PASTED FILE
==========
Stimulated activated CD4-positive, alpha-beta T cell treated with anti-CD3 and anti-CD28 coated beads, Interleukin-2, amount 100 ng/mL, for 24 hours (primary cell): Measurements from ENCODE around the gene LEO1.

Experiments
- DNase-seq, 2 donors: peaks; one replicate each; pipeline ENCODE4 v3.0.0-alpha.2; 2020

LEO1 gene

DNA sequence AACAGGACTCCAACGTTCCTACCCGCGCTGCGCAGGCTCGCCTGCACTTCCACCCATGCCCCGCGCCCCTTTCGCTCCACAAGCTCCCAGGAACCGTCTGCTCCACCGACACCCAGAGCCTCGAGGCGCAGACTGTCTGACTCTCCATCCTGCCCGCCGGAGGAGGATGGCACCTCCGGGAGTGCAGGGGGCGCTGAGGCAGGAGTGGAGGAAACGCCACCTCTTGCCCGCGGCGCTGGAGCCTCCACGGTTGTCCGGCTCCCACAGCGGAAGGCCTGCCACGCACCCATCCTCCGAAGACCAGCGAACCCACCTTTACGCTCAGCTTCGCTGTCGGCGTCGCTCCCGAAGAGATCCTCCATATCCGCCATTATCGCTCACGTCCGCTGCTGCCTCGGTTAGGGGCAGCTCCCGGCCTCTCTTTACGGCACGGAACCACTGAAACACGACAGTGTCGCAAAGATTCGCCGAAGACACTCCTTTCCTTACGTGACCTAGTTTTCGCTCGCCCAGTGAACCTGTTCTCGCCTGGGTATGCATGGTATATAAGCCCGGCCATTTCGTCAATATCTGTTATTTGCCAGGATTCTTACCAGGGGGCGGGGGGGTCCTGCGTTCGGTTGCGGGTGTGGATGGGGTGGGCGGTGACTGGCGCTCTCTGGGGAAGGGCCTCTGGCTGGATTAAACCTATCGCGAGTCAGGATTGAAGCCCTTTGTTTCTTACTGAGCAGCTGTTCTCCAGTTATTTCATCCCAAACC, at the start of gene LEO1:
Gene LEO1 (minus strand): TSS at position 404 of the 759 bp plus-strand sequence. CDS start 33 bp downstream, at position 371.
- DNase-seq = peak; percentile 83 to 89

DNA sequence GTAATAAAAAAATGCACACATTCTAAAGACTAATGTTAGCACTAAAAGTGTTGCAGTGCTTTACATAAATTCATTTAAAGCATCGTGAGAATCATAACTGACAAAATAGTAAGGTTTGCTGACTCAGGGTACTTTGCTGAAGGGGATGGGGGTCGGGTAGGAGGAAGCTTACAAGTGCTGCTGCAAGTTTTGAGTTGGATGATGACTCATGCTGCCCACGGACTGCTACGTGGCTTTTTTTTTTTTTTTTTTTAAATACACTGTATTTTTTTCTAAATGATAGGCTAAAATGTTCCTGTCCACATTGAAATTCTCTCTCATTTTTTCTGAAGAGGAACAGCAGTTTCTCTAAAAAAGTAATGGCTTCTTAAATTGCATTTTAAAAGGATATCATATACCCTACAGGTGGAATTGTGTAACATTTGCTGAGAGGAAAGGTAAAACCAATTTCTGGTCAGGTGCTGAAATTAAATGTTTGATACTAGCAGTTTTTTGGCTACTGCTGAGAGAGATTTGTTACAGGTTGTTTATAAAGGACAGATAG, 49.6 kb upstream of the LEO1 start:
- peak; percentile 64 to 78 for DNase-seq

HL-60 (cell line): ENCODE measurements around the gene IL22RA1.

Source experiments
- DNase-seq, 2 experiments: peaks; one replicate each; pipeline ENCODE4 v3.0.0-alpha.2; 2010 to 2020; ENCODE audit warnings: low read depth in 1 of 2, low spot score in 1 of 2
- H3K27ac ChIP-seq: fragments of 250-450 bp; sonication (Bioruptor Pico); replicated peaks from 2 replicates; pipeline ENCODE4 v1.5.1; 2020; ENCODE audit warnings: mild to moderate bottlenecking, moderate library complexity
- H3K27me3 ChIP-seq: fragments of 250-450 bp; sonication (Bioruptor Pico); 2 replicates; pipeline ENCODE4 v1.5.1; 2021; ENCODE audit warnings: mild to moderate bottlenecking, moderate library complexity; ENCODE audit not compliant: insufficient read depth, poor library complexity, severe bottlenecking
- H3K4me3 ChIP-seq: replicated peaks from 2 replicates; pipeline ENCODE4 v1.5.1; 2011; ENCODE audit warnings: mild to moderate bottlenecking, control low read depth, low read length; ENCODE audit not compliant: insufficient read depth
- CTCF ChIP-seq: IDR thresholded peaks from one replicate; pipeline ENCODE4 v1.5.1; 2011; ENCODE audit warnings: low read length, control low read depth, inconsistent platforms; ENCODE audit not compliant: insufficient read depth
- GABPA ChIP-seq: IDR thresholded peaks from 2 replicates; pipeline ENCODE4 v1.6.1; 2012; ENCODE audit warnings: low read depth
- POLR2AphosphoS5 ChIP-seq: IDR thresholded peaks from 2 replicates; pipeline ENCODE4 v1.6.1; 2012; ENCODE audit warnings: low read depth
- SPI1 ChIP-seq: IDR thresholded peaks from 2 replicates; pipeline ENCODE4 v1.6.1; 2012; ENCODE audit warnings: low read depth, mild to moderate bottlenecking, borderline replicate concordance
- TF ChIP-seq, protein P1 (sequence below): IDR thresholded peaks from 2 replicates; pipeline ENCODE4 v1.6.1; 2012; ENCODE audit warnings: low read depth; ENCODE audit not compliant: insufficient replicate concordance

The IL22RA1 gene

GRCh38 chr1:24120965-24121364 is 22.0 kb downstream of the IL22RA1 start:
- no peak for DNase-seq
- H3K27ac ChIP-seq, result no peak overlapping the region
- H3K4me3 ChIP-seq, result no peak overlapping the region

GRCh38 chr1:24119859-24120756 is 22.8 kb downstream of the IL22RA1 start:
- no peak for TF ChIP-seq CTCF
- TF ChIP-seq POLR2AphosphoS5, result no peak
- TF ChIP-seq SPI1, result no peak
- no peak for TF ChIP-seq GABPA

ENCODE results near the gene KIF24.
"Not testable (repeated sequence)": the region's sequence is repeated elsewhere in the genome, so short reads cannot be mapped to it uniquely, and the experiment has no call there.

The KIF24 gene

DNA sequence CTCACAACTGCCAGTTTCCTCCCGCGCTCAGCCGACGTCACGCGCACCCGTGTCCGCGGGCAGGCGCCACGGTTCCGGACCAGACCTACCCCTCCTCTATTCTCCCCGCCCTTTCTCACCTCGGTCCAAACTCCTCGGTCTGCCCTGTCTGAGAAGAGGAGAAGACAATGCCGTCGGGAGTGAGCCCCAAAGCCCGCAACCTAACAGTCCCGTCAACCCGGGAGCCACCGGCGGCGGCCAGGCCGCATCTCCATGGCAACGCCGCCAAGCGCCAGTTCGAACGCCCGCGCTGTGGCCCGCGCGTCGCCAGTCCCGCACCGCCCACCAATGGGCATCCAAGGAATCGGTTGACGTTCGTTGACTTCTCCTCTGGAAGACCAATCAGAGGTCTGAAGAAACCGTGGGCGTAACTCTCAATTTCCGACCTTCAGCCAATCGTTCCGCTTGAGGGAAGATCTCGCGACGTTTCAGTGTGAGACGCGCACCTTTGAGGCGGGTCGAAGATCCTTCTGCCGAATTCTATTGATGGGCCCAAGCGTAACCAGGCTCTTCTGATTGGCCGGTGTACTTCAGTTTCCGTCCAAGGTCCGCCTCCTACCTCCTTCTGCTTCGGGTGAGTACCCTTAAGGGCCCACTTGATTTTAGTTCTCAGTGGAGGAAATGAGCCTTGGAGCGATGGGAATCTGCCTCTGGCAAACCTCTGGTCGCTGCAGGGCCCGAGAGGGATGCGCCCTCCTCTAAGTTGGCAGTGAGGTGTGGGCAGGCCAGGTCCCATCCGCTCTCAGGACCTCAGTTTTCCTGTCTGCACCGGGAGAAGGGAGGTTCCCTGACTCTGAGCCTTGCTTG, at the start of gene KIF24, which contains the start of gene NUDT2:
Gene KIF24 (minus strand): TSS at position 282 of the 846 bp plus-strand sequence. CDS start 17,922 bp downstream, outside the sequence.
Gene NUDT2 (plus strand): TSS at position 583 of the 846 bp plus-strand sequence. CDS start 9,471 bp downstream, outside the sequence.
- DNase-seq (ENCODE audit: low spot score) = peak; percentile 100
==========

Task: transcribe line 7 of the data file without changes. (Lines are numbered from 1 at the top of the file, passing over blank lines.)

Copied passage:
- DNase-seq = peak; percentile 83 to 89